This time last year I had no idea where I might turn out professionally. I assumed I would be in the UPMC system as a typical generalist dietitian. 18 interviews in Pittsburgh, Western PA, Maryland, Ohio, and West Virginia later. I found myself working as a temp for an RD on maternity leave in the 'burgh only to be back on the market a few months/interviews later. It wasn't too long until I found my awesome job in Cumberland, Md. However, the time, gas, and mental anguish left me quite depressed at times.
I was definitely not moving back to Baltimore.
Here's a blurb from the eNewsletter I subscribe to from Wolfe Rinkle Associates.
P.S. They have the best price on CEU's!
"In the last issue of this eNL (1-5) I identified seven specific strategies designed to help you keep your job during these tough economic conditions: --Be visible--Don't be a "squeaky wheel"--Solve problems--Do things your boss does not like to do--Make your boss feel good--Act as if you own the place--Go beyond the expectedNow let's take a look at seven others things you can do to keep your job: Invest in your most important resource You can achieve job security even in tough times! How? By becoming the best at what you do by reading, studying and engaging in continuing professional education, training and development. And don't fall in the trap of just doing the minimum 75 CPEs per five years. That simply allows you to be compensated at the same rate like everyone else. If on the other hand you want to earn more, you have to learn more. What if your employer is no longer willing to pay for it? Pay for it yourself! Can't afford it? Face it--in these tough times you can't afford NOT to invest in the most important resource you own--yourself! Fake it till you make itNo matter how tough things are for you right now, choose to exhibit a positive, can-do attitude. Let's face it; none of us like to hang out with negative "stinking thinking" people, especially in these down times. So when it is time for people to be let go, guess who gets their marching orders first? No matter how tough things get, remember your attitude is always your choice. So choose to always-yes I do mean always-exhibit a positive attitude. Because if you do it consistently, your subconscious will internalize it, and cause you to behave accordingly. (Psycho the mind, over the long run, controls "soma" the body.) If you like help with this listen or watch my "Positive Attitude: The Key to Peak Performance" CD (C160) or DVD (C172). Both are approved for 8 CPEUs. Or devour my best selling CPE program: "How to Maximize Professional Potential & Increase Your Earning Power in Nutrition & Dietetics, 3nd Edition" (C187). It is approved for 30 CPEUs. Do a self-assessment Pretend that you are an entrepreneur or a consultant who is selling services to a client (your employer). To make this realistic, compute your daily compensation. Be sure to add your benefits. If you are not sure how much that is, add 30%. Then get in the habit of asking yourself: "Have I created more value today than my daily compensation?" Consistently being able to say "yes" to that question, will dramatically increase the probability that you keep your job. Repeat that question every working day. You may even find it helpful to place a nice looking sign on your desk that says: "How are you creating $_____ of value today?" Say good things about others or nothing at allEven though just about everyone seems to complain about something or someone-don't be like everyone, be the exception. Don't gossip, whine complain, or say anything bad about anyone. And right along with that, avoid office politics like the plague. And by all means, distance yourself from people who engage in any of these counter-productive behaviors. Become an expert networkerNo matter how much value you create, there is still a chance that you'll be laid off. It's simply a sign of the times and in many cases has nothing to do with you. And when that happens, your network, more than anything else, will determine how fast you will find your next dream job. To test your networking effectiveness, ask yourself who you have been eating lunch with during the past week. If it is pretty much the same people, you are missing tremendous networking opportunities, opportunities that you won't be able to bring back. So start today to get in the habit of eating lunch with different people four out of five days a week, to sit with people you do not know at meetings and to attend conferences that are sponsored by groups you don't normally hang out with. Also make sure that you have an electronic networking site established such as Facebook or Linkedin. (To join mine go to www.facebook.com or www.linkedin.com.) Keep your finger on the company pulseMake it your business to know what is going on in your company or organization. You can achieve that by attending all senior level meetings you get invited to, reviewing your organization's website at least once a week, and if you are part of a public company, setting a Google alert for your company so you have a better sense when layoffs are imminent. If all else fails-don't panic-negotiateSo what to do when your boss tells you that she has to let you go? Whatever you do, don't panic and don't get angry. (It is very likely that she does not like this any more than you do.) First find out why? If the answer is to save money, offer to work a reduced work week or maybe even for less pay, provided it is for a specified time. If that still does not work negotiate for a substantial severance package. (Believe it or not you are negotiating from a position of strength because your employer does not want to be sued for wrongful termination.) So negotiate for the fattest package you can get away with. And don't be timid. (After all, what are they going to do, fire you?) To help you get all you can get, read my "Win-Win Negotiation" CPE program, (C184)."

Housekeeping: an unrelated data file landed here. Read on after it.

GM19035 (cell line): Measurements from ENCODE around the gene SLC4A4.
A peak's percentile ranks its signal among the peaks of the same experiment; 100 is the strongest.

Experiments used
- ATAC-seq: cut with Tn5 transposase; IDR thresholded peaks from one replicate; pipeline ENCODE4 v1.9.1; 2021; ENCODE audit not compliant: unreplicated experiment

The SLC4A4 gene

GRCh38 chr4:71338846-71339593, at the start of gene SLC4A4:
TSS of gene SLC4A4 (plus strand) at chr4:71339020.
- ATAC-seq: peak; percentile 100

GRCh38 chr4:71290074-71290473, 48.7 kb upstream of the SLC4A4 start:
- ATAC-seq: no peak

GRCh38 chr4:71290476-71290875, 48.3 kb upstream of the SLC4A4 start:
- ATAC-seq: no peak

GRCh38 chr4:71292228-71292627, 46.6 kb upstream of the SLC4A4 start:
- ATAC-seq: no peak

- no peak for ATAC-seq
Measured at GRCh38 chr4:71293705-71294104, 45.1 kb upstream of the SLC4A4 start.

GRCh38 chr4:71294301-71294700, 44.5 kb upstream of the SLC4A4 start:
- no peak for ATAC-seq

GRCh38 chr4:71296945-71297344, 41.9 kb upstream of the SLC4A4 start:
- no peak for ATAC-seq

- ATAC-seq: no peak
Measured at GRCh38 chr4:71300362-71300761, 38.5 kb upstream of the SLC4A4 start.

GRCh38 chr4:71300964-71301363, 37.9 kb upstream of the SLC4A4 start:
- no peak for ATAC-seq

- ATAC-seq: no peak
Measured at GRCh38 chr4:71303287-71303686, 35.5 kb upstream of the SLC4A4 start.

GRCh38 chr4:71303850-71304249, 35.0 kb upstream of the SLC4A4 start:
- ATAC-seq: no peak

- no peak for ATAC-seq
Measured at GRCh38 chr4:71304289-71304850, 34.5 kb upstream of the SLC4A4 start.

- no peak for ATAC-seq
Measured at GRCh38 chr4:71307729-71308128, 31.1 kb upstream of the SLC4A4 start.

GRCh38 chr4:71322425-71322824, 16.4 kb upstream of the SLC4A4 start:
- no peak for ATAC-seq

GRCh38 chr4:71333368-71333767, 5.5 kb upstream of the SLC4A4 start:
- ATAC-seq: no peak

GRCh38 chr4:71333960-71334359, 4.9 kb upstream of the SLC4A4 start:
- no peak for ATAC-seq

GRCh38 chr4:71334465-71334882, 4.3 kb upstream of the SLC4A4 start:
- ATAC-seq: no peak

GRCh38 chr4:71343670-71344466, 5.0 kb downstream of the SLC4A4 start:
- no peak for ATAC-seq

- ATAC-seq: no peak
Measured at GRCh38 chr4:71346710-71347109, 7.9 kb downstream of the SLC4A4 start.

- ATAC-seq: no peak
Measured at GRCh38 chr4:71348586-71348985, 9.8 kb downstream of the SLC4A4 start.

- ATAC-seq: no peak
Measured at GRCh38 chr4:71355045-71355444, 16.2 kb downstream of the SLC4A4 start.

Stay ahead of the game.